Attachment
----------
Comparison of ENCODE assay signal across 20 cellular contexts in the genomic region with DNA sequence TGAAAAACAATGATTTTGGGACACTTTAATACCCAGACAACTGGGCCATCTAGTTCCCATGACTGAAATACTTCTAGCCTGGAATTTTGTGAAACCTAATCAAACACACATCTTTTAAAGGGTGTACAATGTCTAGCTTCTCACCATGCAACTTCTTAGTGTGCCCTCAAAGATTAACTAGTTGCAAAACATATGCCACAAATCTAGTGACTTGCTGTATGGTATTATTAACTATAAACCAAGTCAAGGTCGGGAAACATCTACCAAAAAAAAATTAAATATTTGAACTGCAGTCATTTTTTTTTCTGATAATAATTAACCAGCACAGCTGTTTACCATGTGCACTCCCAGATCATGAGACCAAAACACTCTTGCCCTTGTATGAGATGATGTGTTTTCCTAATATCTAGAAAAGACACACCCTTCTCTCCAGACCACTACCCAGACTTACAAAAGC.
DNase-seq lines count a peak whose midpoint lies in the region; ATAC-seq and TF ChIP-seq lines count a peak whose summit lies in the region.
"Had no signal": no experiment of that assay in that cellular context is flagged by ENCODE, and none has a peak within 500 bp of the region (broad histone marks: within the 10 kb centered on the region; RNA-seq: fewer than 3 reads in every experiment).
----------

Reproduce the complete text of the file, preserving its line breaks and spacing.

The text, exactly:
Comparison of ENCODE assay signal across 20 cellular contexts in the genomic region with DNA sequence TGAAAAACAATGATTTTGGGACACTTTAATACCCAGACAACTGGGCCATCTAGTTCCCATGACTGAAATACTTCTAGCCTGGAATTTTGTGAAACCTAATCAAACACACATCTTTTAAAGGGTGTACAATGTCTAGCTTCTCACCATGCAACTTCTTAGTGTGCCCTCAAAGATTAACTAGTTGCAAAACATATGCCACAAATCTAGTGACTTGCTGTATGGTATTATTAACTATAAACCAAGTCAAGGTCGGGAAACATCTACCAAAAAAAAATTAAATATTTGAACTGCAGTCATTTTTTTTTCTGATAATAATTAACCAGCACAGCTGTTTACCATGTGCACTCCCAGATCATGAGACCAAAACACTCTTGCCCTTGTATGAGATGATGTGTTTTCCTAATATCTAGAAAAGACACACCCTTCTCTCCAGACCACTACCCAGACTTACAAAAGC.
DNase-seq lines count a peak whose midpoint lies in the region; ATAC-seq and TF ChIP-seq lines count a peak whose summit lies in the region.
"Had no signal": no experiment of that assay in that cellular context is flagged by ENCODE, and none has a peak within 500 bp of the region (broad histone marks: within the 10 kb centered on the region; RNA-seq: fewer than 3 reads in every experiment).